GAINESVILLE, Fla. — If you’re a consumer in the market for a fruit-producing plant, you’re more likely to buy one if it’s locally grown or organic, an important finding for those making their living in the approximately $280 million-a-year niche U.S. market, new University of Florida research shows.
Limited availability of organically produced edible plants has created markets for these types of plants, according to a new Extension document, http://bit.ly/21KQ6zb, co-authored by Assistant Professor Hayk Khachatryan and Post-doctoral Researcher Alicia Rihn, both researchers at the UF Institute of Food and Agricultural Sciences.
As part of a larger study, Khachatryan and Rihn tested 95 Floridians to investigate the effects of plant type, price, production method and origin on consumer preferences for fruit-producing plants. They asked participants to look at images of fruit-producing plants with different attributes and rate them on a scale, with 1 being very unlikely and 7 being very likely to purchase.
GAINESVILLE, Fla. — Opportunity awaits American and Florida marketers who want to sell 100 percent not from concentrate Florida orange juice in China if they take a cue from American restaurant giants like Kentucky Fried Chicken and Pizza Hut, a new University of Florida study shows.
Zhifeng Gao, an associate professor of food and resource economics at the UF Institute of Food and Agricultural Sciences, led a study in which researchers surveyed shoppers as they entered grocery stores in four major cities in China: Beijing, Shanghai, Zhengzhou and Shenzhen.
After questioning 1,053 consumers, the researchers found Chinese usually will buy an orange juice drink that is made with only 10 percent real juice. They also found that Chinese consumers know little about the benefits of Western-style juice products, such as their high nutritional value.
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GAINESVILLE, Fla. — Major issues threaten American agriculture, but few outside the industry understand the gravity of these problems. University of Florida students are learning how to tell these stories.
The National Institute of Food and Agriculture, part of the U.S. Department of Agriculture, awarded a $296,000 grant to UF, Texas Tech and Colorado State — three land-grant universities — to teach students how to increase their awareness and knowledge about controversial topics in agriculture and natural resources. That way, they can think more critically about such hot-button topics – including genetically modified organisms and climate change — and thus, communicate more effectively about them, said Ricky Telg, a UF/IFAS professor of agricultural education and communication.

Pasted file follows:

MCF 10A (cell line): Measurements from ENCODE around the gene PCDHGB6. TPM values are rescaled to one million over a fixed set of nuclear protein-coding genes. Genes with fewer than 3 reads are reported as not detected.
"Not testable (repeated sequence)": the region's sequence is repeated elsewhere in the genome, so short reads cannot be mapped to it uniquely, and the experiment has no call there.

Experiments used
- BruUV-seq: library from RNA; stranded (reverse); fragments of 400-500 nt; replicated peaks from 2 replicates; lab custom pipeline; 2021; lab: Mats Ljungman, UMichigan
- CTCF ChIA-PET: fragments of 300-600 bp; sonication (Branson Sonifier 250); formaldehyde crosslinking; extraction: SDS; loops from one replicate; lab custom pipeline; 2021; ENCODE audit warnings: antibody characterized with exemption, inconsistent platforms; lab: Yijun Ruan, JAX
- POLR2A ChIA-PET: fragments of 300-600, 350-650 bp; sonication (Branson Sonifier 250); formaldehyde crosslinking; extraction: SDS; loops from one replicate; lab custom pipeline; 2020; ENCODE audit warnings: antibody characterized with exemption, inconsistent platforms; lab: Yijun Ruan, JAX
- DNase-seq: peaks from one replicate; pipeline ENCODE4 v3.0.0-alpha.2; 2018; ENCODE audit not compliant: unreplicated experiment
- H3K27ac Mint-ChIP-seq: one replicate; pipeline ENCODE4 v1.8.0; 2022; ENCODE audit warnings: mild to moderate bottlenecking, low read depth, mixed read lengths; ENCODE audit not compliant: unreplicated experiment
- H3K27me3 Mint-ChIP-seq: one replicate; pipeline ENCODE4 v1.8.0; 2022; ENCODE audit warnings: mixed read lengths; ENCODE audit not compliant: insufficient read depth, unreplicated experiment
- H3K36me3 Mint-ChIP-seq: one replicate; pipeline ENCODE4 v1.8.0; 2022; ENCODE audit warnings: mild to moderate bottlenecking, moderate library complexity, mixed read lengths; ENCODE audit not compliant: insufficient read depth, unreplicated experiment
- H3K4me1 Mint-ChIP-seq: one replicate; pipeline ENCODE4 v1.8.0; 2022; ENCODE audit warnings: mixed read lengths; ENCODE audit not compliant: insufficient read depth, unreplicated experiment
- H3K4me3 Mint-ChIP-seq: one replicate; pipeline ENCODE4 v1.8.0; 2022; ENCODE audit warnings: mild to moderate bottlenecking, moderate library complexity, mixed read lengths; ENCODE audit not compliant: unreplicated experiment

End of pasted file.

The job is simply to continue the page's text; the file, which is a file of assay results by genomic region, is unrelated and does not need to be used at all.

UF/IFAS received $90,921 for its portion of the project.
The grant will help future agriculture leaders know how to communicate more effectively and hopefully educate the general public about how these challenges could, for example, destroy Florida’s $10.7 billion citrus industry, spread viruses like chikungunya and dengue, increase water pollution and lead to more obesity. Educating the general public about these challenges will help people understand how agriculture and natural resources issues are intertwined and help everyone see the big picture in ensuring we have ample food to feed the predicted 9.5 billion people on Earth by 2050.
GAINESVILLE, Fla. — A University of Florida Institute of Food and Agricultural Sciences researcher will return to Brazil to study the ability of two mosquito species to transmit the Zika virus.
The yellow fever mosquito – Aedes aegypti – and the Asian tiger mosquito – Aedes albopictus – are considered the main culprits behind the transmission of chikungunya, dengue and zika viruses.
Among other outcomes, this work will provide real-time information about the involvement of the Asian tiger mosquito in the outbreak, as most scientists are focusing on involvement of the yellow fever mosquito, said Chelsea Smartt, UF/IFAS associate professor at the Florida Medical Entomology Laboratory in Vero Beach, Florida. Information gathered by Smartt and her colleagues would improve the ability of mosquito control officials to respond to these viruses ahead of human cases.
“This would aid disease control efforts by being able to detect the virus ahead of human cases,” she said.
GAINESVILLE, Fla. — University of Florida College of Agricultural and Life Sciences faculty and staff members honored as teachers and advisers of the year use innovative methods to get the best from students.
“Promoting excellence in teaching is one of the highest priorities for CALS,” said CALS Dean Elaine Turner. “These outstanding teachers and advisers find creative ways to engage students and inspire success. We are proud to recognize them with CALS awards.”